Modern monetary theory distinguishes among different ways to measure the money supply, reflected in different types of monetary aggregates, using a categorization system that focuses on the liquidity of the financial instrument used as money. The most commonly used monetary aggregates (or types of money) are conventionally designated M1, M2 and M3. These are successively larger aggregate categories: M1 is currency (coins and bills) plus demand deposits (such as checking accounts); M2 is M1 plus savings accounts and time deposits under $100,000; and M3 is M2 plus larger time deposits and similar institutional accounts. M1 includes only the most liquid financial instruments, and M3 relatively illiquid instruments. The precise definition of M1, M2 etc. may be different in different countries. Another measure of money, M0, is also used; unlike the other measures, it does not represent actual purchasing power by firms and households in the economy. M0 is base money, or the amount of money actually issued by the central bank of a country. It is measured as currency plus deposits of banks and other institutions at the central bank. M0 is also the only money that can satisfy the reserve requirements of commercial banks13.

Also harking back to the days of representative money, many people think that there is a fractional reserve commitment still in place. In the UK there is none and throughout the world, banks mainly try to comply with capital requirements14,15 instead. In Britain, the cash base is the notes, coins & deposits of the commercial banks plus whatever money they have in the account of the Bank of England. Since 1981, there have been no formal reserve requirements for UK banks16, with only 2 countries out of the G7 (USA & Italy) requiring over 2% reserves by 1998.

In the modern day, money creation is mainly done by private banks creating loans17,18. The Bank of England, for example, does not fix the amount of money in circulation and it is expected that ‘market forces’ to be the best regulator of money creation, along with using base interest rates to target inflation. This magical market force is believed to moderate all the issues and credit risks of letting private institutions create the money used by all. Central banks (being the lender of last resort) also uses quantitative easing along with open market operations, where the central bank can buy or sell interest bearing bonds19, to ensure policy objectives are met. If central banks want to increase the amount of money in circulation it can do so by buying up previously issued bonds.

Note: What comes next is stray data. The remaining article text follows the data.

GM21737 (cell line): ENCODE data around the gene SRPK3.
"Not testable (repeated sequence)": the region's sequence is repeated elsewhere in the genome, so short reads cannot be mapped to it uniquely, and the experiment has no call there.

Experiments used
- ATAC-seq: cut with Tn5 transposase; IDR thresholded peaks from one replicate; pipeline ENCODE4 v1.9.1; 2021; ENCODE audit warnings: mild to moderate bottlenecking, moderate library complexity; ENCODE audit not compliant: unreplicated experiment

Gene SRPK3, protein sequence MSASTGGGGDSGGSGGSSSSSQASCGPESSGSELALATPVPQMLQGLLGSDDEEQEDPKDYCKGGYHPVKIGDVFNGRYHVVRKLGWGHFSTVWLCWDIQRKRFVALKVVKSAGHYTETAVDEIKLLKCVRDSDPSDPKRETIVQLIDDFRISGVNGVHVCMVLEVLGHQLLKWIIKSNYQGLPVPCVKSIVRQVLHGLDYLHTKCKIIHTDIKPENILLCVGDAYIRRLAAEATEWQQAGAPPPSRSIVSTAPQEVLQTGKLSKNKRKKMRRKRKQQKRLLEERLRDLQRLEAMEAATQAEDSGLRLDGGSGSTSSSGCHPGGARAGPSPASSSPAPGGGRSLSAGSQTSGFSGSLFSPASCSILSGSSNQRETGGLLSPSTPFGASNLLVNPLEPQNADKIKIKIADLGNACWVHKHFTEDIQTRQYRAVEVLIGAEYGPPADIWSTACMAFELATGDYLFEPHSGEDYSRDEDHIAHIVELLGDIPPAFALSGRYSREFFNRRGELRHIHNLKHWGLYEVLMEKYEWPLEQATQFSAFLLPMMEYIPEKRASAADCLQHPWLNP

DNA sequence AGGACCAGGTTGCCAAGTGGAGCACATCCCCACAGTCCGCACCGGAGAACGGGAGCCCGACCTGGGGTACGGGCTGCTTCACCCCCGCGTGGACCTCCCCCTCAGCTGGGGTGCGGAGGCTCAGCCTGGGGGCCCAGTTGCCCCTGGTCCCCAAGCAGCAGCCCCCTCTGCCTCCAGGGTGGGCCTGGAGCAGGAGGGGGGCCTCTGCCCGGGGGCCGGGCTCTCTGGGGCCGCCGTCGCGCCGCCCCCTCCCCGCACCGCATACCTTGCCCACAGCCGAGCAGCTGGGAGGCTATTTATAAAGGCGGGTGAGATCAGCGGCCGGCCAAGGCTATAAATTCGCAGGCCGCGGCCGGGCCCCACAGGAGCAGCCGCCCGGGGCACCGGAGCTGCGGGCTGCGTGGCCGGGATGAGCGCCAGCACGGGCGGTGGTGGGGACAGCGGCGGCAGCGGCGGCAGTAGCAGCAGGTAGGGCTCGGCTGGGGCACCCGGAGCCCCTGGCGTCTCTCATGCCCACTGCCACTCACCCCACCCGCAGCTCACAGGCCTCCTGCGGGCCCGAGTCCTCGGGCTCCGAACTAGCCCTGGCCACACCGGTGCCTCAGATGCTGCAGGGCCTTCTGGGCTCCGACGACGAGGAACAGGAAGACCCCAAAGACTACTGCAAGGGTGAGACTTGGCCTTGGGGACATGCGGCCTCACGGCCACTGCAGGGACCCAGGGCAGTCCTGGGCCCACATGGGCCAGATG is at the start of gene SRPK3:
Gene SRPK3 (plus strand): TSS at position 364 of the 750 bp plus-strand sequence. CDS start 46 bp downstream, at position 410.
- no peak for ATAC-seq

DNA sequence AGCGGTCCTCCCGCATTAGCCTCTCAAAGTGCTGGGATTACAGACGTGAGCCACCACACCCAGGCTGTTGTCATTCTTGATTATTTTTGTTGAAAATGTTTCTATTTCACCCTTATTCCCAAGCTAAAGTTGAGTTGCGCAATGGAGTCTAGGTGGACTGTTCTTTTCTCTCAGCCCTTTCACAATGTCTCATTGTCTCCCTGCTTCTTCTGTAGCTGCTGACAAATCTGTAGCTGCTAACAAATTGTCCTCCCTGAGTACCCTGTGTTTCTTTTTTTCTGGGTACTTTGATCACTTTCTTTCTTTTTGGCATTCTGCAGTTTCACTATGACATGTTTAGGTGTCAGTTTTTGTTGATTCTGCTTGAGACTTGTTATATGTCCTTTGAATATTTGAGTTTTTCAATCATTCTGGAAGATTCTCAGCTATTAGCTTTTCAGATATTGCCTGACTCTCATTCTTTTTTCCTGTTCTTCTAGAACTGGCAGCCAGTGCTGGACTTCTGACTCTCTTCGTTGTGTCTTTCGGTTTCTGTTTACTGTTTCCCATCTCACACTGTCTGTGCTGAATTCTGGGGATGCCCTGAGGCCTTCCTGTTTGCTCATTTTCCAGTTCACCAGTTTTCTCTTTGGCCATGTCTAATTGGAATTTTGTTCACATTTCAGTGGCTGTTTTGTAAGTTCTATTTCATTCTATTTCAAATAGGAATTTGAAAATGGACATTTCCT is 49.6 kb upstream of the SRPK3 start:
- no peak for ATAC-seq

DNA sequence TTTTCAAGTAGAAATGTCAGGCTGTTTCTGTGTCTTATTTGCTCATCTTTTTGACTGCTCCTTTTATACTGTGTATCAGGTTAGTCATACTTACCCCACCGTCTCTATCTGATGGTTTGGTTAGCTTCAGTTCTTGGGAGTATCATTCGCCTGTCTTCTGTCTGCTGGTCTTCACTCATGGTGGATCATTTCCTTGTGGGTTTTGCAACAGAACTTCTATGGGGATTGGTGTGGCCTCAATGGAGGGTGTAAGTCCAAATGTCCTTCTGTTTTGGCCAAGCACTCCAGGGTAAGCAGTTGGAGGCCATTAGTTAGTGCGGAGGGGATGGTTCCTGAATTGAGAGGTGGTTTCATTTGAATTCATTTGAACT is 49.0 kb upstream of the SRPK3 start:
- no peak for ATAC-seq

This process of money creation underpins most economic activity, whereby prices of goods and services are linked to how much money is in existence. Furthermore, all money is created due to ‘market forces’, where perceived production/consumption needs and wants are supplied by the appropriate amount of loaned/created money. This often complex and circular activity is difficult to comprehend at times and leads people to some sort of money illusion20, or believe outright lies to make their lives easier. The perpetuation of these myths, ensure that not many of the general population question the actions of the capitalist governments and money issuing entities (as they generally need money to survive). So when the system nears collapse, any draconian policies can be rationalised as a sensible money-saving activity rather than an idealogical proceeding.

Interestingly, recent years have seen the rise of decentralised tokens called crypto-currencies21, essentially trustless payment systems. While many who use these are capitalist adherents and base their expectations on associated market economy rules, they do give the wider public much to think about when it comes to money creation and what constitutes value in the general sense.

As with most things, there are a few competing theories on what money is and how it functions. A good detailed history of some the competing theories on bank’s role in money creation – credit creation theory, fractional reserve and financial intermediation – can be found in the International Review of Financial Analysis, 201422. Entitled ‘Can banks individually create money out of nothing? – The theories and the empirical evidence’, provides a concisive overview of the theories and put to empirical test by internal audits of participating bank. It concludes that banks do indeed create money out of ‘thin air’.


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Myth: Rational Actors

Private Property

No Alternative

1 comment

  1. Thanks for sharing your info. I really appreciate your efforts and I am waiting for your further write ups thank you once again.Keep posting!